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June 2nd, 2011

Lothar Walther’s Woodall Explains Barrel-Making Methods

Lothar Walther barrelsAt the IWA Trade Show in Germany earlier this year, a correspondent for The Firearm Blog interviewed Woody Woodall, who runs Lothar Walther’s USA operation. While many shooters assume that Walther hammer-forges most of its barrels like some other European barrel-makers, in fact Lothar Walther USA uses the button rifling technique for most of its US-made barrels.

In the video below, created for The Firearm Blog, Woodall explains that button rifling involves some extra steps to ensure a good result: “The extra work that goes into it is that you’ve got to make rifling, stress relieve it, and have it come out the right size. And it takes a lot of skill to do that. Lothar Walther invented button rifling in 1925, if a better way of making rifling came out, we’d be glad to go to it.”

Woodall explains that hammer forging is a good method for mass production, but it is costly to set up: “Hammer forging is relatively new, it came out in 1934, but did not come into prominence until the 1950s…. But the cost of [hammer forging] in the world today is getting above what the market will bear for barrels. [Hammer forging] is more complicated. As the hammers hit the barrel the barrel gets longer, but the hammers have to hit uniformly so the barrel [stays] straight. There’s a higher failure rate in that. There’s also some surface delamination that can occur, and some other issues. So if you’re hammer forging, you really have to pay attention to the details. So, it’s like button rifling, only ten times more complicated. It’s for super-high-volume production… The large companies tend to use the hammer forging, intermediate size companies tend to use the buttoning, and craft companies tend to use the cut rifling. All three [methods] can make an equally accurate barrel.”

Credit The Firearm Blog for this informative interview.
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June 2nd, 2011

Father’s Day Fun Shoot at Williamsport, PA — June 18, 2011

The Original PA 1000-Yard Benchrest Club in Williamsport, PA, will hold a Father’s Day Fun Shoot with cash prizes on Saturday June 18, 2011 (starting at 8:00 am). This will be the first-ever match of its kind at Williamsport, the first and largest 1000-Yard Benchrest Club in the country. Entry is open to everyone. All net proceeds from this match are going directly to pay off the massive pit rebuild Williamsport recently completed. There will be 50% payback of fees to shooters, as well as door prizes. CLICK HERE for entry Form (Pre-registration recommended).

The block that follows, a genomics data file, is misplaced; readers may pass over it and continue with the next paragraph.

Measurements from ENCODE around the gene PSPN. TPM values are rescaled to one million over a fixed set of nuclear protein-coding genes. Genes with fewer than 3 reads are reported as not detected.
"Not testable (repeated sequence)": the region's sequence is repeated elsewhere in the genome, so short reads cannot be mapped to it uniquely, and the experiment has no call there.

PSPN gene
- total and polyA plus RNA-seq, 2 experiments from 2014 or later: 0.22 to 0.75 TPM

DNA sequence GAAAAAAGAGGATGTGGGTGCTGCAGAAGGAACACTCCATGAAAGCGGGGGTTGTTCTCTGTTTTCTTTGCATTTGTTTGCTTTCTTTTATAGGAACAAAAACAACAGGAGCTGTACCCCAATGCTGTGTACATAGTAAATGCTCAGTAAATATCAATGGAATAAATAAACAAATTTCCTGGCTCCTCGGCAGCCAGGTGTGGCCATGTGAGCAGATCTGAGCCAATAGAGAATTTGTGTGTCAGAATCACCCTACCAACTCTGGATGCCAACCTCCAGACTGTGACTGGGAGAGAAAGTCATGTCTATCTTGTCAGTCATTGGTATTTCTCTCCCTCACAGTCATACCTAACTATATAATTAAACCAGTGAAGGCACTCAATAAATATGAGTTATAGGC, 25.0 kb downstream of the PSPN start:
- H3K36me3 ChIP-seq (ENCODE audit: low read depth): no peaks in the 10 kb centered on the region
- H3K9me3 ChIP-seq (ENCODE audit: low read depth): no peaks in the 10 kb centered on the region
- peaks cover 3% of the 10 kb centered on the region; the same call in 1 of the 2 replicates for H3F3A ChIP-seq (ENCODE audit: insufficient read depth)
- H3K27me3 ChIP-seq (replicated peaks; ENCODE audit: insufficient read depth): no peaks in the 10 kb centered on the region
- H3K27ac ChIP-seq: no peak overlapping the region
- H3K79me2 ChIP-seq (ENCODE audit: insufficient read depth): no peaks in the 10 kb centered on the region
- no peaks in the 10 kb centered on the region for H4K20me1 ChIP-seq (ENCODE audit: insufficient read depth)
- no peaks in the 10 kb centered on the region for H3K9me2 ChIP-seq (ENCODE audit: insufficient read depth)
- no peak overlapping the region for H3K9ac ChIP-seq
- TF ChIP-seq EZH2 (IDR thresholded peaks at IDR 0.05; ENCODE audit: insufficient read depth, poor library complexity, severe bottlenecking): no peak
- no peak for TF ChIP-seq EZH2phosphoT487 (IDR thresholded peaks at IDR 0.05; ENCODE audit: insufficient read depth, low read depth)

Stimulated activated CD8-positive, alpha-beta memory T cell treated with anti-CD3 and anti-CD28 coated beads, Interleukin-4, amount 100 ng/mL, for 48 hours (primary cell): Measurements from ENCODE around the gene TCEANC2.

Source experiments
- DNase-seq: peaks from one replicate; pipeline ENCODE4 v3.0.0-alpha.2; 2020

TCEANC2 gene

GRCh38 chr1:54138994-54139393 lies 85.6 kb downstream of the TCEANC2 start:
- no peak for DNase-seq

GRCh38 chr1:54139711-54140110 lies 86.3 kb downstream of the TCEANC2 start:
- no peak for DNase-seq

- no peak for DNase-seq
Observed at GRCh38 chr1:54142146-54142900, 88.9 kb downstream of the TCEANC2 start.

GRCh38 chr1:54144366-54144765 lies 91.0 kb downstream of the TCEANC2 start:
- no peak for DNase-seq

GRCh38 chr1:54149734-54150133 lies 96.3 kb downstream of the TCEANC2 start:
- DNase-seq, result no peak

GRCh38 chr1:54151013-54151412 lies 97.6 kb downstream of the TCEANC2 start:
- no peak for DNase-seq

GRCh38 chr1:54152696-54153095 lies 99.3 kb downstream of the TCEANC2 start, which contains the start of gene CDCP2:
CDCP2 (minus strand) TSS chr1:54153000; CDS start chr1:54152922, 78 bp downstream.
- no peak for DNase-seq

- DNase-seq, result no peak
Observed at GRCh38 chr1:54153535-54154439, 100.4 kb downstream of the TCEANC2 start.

Williamsport 1000-Yard Club

Father’s Day Fun Shoot and 1000-Yard Scramble

  • 50% payback to top 10% of shooters in each class; there will also be door prizes.
  • Free lunch for every paid shooter (hot dog and drink)
  • Relays picked at 8am (random drawing). Match Starts at 9:00 am.
  • Pit crew will be provided, shooters need not pull pits.
  • Dinner will be provided for $7 if desired. Other concessions available.

THREE Classes – Light Gun, Heavy Gun, and Factory
Light-Gun and Heavy-Gun per Williamsport rules. Factory class rifles must include: factory barrel and receiver and stock. (Rechamber, trigger, re-crown, brake etc. are OK.)
ROUND COUNT: The total round count (per rifle) is 50-75 rounds.
ENTRY FEE: $75 per gun (each shooter may enter up to 1HG, 1LG and 1 factory)

Williamsport 1000-yard benchrest
Photo by Sebastian Reist,

Williamsport Father’s Day Fun Shoot — Course of Fire:

Stage 1: 3-Shot and 5-Shot Groups at 1000 yards.
– Shot in one sitting with a short break between groups.
– 12 shooters per relay, with points given for each group and score.
– Approx. 18 rounds, 48 points possible.

Stage 2: 10-Shot Group at 1000 yards
– Same scoring as Stage 1.
– Approx. 18 rounds, 24 points possible.

Stage 3: Clay Birds at 1000 Yards.
– Three targets each: rabbit/skeet/mini clay-birds for each shooter in 3×3 arrays.
– Shooters have 2-3 minutes to break as many as you can (no shot limit).
– Approx. 10-20 rounds, 36 possible points.

Grand Finale – “Scrambled Eggs”
– Top 12 scorers from EACH CLASS go to final relay to shoot eggs on the bank at 1040 yards.
Note: this is shot in the evening for the best conditions.
– Factory class will shoot eggs at 600 yards.
– Two-minute sighters on bank at skeet, then 2 minutes to try and break eggs.
– Cash prizes awarded for breaking the egg (separate from the 50% payback).
– Approx 10-15 rounds.

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